Gameological At E3Snapshot

Snapshot: Bob Matthews, Bond game developer

Bob Matthews, creative director on 007 Legends

The mind behind most of James Bond’s recent video game adventures talks about recapturing the spirit of Ian Fleming’s Bond.

By Anthony John Agnello • June 7, 2012

Amid the noise and hype, we encounter some interesting, down-to-earth people on the E3 show floor. This week, we’re cornering a few of them for brief interviews that we’re calling Snapshots.

James Bond hasn’t had a great gaming career. All that shooting gets in the way of the undeniable sensuality, ridiculous sexism/racism, and 70-word descriptions of cigarettes that make Ian Fleming’s novels so entertaining half a century later. But the U.K. studio Eurocom—and creative director Bob Matthews in particular—have done well by the Bond name in recent years. 007 Legends, his latest paean to Bond’s past, draws from pre-GoldenEye entries in the Bond film series, and it looks promising, even despite its reliance on guns. The Gameological Society spoke with Matthews after a demo of his new game at E3.

The Gameological Society: What was the very first game you worked on? How many Bond games have you worked on now?

Bob Matthews: Lemmings 3D back in 1994 was my first. This is my fifth Bond game now.

Gameological: Modern shooters are defined by big ridiculous moments, but Bond is a series that thrives on quiet. How do you balance spectacle with the subtle?

Matthews: Bond’s usually balanced with settings. You have the parties right alongside the big set pieces and action. We try to keep that throughout the game. The stealth and gadgets are there for the sorts of players that find sneaking appealing.

Gameological: How do you get the Ian Fleming flavor into a game?

Matthews: I was keen to go back to the books and look specifically at how they were adapted into the films. That’s very much what we’ve done [in 007 Legends]. Converting these old movies into games and looking at that old process helps inform how we mix things into the game. The Fleming books are so important. Just look at Casino Royale, which went back to the books. That was a spectacular film.

Gameological: What game do you want to play here at E3?

Matthews: It’s really obvious, but Black Ops 2, simply because it’s the competition. Every year Call Of Duty just keeps getting bigger and bigger and bigger. It’s great to see who is pushing the spectacle, so we can figure out how to do what we do.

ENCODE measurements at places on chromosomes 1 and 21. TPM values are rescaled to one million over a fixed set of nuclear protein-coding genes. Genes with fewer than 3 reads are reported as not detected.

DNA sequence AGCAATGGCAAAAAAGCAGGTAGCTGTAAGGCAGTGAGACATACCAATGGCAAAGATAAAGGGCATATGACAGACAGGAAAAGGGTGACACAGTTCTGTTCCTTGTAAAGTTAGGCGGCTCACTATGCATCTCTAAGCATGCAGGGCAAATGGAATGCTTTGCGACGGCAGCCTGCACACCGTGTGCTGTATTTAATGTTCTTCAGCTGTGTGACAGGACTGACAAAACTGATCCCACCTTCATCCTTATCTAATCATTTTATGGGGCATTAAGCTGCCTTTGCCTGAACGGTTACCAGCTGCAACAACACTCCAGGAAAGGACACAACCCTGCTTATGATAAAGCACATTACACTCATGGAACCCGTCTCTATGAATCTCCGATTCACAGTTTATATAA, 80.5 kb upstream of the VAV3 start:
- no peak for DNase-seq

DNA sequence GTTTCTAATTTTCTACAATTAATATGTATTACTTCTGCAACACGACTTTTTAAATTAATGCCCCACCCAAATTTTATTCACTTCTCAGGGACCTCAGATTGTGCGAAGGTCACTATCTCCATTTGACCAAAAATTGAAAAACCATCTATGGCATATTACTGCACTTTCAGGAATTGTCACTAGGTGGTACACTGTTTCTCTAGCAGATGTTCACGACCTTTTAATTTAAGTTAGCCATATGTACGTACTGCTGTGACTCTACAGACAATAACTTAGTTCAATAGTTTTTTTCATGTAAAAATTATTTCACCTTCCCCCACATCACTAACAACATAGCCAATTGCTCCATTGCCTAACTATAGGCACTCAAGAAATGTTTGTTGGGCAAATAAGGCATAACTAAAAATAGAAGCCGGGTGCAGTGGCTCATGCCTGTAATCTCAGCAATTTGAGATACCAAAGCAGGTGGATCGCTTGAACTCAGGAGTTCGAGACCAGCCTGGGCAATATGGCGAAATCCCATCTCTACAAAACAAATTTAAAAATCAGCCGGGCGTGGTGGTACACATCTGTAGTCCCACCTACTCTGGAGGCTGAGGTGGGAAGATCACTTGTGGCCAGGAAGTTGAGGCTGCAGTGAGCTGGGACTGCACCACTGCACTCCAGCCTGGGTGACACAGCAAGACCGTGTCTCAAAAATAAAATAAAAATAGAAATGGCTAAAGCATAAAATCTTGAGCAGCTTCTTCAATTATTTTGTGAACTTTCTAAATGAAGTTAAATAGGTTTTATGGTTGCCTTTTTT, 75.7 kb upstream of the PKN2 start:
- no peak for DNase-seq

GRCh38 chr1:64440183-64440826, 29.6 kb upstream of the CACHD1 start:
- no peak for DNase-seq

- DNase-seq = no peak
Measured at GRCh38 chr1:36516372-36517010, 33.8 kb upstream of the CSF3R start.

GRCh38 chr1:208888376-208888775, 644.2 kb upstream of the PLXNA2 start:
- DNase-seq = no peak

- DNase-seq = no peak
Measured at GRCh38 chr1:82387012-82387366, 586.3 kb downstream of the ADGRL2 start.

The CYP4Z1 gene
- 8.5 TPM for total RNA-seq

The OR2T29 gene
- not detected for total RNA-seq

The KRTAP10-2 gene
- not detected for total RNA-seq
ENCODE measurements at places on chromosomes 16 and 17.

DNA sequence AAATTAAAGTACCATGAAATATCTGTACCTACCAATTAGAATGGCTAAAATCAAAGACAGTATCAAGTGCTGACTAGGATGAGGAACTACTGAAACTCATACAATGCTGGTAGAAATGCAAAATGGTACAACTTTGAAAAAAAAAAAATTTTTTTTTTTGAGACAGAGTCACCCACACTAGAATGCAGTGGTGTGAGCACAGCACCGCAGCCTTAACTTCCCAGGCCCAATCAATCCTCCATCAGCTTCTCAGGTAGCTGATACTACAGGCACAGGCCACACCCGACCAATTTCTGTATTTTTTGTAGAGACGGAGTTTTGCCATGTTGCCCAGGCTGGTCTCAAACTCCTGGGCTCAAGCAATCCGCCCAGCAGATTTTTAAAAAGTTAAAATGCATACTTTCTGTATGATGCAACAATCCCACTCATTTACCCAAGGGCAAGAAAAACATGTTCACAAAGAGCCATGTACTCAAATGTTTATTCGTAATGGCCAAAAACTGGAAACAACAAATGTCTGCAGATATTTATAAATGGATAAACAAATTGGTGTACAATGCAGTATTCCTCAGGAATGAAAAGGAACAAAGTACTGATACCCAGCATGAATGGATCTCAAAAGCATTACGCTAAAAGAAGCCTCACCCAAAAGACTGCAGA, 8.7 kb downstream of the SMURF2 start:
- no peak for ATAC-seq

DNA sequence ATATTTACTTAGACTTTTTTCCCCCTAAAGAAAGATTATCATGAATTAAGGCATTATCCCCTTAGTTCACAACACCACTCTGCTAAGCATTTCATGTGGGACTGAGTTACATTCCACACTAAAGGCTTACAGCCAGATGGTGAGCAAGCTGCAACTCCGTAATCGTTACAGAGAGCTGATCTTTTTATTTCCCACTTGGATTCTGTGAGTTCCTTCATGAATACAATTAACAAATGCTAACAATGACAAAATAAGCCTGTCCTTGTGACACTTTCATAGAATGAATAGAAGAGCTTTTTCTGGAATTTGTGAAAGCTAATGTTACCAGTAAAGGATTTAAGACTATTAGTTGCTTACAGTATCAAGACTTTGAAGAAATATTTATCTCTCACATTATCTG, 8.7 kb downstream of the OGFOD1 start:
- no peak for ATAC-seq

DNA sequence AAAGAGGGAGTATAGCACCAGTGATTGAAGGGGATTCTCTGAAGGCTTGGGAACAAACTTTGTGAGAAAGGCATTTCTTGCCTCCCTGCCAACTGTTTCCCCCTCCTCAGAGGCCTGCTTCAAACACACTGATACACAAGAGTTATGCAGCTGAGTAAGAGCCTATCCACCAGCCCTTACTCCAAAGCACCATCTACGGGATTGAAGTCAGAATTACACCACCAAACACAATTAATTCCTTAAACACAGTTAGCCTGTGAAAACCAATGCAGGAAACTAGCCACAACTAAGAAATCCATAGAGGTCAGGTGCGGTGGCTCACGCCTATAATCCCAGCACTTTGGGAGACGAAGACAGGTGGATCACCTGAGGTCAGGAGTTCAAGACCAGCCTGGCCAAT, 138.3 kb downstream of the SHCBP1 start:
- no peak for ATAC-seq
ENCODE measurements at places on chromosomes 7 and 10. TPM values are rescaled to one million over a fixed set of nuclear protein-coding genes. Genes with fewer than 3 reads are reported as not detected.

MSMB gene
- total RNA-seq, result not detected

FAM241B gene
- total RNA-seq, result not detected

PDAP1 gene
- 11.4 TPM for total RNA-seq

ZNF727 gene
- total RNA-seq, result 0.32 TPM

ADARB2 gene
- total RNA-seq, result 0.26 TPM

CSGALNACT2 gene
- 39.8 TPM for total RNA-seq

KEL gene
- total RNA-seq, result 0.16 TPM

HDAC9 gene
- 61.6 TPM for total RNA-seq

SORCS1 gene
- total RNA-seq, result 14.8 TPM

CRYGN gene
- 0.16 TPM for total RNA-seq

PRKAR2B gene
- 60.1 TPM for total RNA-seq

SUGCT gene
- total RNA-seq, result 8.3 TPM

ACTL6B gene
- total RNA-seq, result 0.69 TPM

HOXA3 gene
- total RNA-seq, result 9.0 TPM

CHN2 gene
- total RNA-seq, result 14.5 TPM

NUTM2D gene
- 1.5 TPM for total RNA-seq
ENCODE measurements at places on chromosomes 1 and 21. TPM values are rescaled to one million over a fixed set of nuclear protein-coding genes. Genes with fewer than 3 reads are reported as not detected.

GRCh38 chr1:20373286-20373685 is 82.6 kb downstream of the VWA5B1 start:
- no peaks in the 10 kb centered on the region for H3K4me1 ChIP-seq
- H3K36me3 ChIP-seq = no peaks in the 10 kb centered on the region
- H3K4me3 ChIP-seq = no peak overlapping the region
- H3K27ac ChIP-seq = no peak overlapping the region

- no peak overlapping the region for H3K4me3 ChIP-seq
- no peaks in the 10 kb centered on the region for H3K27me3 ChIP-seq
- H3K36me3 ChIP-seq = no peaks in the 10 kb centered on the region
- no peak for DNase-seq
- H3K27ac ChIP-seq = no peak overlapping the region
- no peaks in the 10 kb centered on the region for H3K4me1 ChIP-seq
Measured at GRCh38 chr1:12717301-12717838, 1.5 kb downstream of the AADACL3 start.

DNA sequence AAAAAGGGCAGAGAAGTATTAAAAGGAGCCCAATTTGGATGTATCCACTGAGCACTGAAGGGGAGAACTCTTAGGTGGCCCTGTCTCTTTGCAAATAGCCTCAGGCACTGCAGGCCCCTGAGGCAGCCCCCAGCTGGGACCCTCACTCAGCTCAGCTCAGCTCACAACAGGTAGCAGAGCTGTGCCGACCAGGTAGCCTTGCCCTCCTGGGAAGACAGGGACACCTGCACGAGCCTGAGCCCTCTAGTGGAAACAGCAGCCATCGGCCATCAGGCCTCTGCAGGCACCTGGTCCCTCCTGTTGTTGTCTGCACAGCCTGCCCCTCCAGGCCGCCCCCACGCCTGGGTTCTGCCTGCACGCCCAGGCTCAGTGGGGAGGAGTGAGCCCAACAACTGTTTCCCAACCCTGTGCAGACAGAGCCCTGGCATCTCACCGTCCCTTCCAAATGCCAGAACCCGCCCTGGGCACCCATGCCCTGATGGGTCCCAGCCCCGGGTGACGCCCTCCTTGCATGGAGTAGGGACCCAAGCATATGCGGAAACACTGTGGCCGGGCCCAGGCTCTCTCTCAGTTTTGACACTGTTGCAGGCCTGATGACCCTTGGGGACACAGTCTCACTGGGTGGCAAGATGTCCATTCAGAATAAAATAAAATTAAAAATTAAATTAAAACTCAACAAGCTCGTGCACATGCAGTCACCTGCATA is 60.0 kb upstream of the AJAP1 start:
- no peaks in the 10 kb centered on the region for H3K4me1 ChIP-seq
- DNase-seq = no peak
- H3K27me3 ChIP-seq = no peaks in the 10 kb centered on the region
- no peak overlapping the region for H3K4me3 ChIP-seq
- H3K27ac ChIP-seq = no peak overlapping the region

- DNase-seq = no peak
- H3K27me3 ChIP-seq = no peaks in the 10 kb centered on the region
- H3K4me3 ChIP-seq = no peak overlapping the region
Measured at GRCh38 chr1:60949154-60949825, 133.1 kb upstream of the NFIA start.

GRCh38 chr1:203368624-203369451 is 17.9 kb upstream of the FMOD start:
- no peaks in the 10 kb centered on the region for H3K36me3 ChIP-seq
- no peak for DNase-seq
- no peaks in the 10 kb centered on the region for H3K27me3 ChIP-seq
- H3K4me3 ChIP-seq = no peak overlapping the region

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102 Responses to “Bob Matthews, creative director on 007 Legends

  1. Chris Holly says:

    For me, Bond shooters live and let die on how well they incorporate Bond-iness. They’re usually middling shooters (FPS or third person, doesn’t matter) but quite a few of them have been enjoyable on atmosphere, music, and gadgetry alone.

    • Dr_Jan_Itor says:

      I remember enjoying the early PS2 Bond games – Agent Under Fire and Nightfire – because of the awesome “Bond Moves” where you would shoot something (an explosive barrel, some rope, etc.) and chaotic destruction would befall your hapless foes.  Really made you feel like a clever James Bond-type trained agent.

  2. Shain Eighmey says:

    I think a great game to look at for ideas regarding a new James Bond game would be Alpha Protocol, which is an RPG that has more than a little in common with Mass Effect, only you’re a spy instead of a Specter. I’m not really suggesting that the next Bond game be an RPG, but rather that take a step back and say “Which Bond do you want to take this situation as?” Are you going to be Connery like charisma powered and hands on, Moore like casual disregard for human life and gagetry, Dalton like serious and violent, Brosnan like classy and gadget reliant, or try to be as Flemming like as possible and play the analytic and cold James Bond? 

    I think that element would help separate a James Bond game from the incredibly crowded genre of shooters.  

    • AHyperkineticLagomorph says:

       I like this idea. It is a Bond game, so eventually there WILL be massive shoot outs and all that, but choosing to AVOID a firefight by charming your way through a party, or using a gadget to bypass a room full of guards entirely? I’d love it.

      Succeeding in a plan always feels better for the player when they choose what the plan was in the first place.

    • ryanthestormout says:

      I really, really, really wanted to like that game but I found the missions to be really samey and the gameplay to be really distancing. I never felt like my character was developing into somebody really different. And then the glitches.

      That said, if there was one game that demanded a sequel more focused on taking what worked about the original game and expanding it while polishing up the more serious issues, Alpha Protocol is it.

      Sure it’s a bit presumptuous to demand a sequel when you’re limping around like a horse about to be put down, but I keep hoping that somebody who knows what they’re doing will take that model and build on it.

      • Shain Eighmey says:

        I feel the same way. Alpha Protocol had more glimpses of greatness than actual greatness. Unfortunately, the last I read they’ve confirmed that Alpha Protocol isn’t going to be seeing a sequel, but that hopefully won’t stop someone from taking lessons learned from Alpha Protocol and applying that to a new game.

        Sometimes, games have great ideas that don’t really execute well until another game expands upon that idea. I think this is going to be a classic case of that. 

  3. unknowncast says:

    Did he explain why a M14 is in a space station? Actually, what is the weapon selection process like?

  4. Ben Reese says:

    In getting back to the books I hope we can have Bond describe a woman’s ass “almost as firm and rounded as a boy’s.”  We need to bring the Fleming perversion back to the games.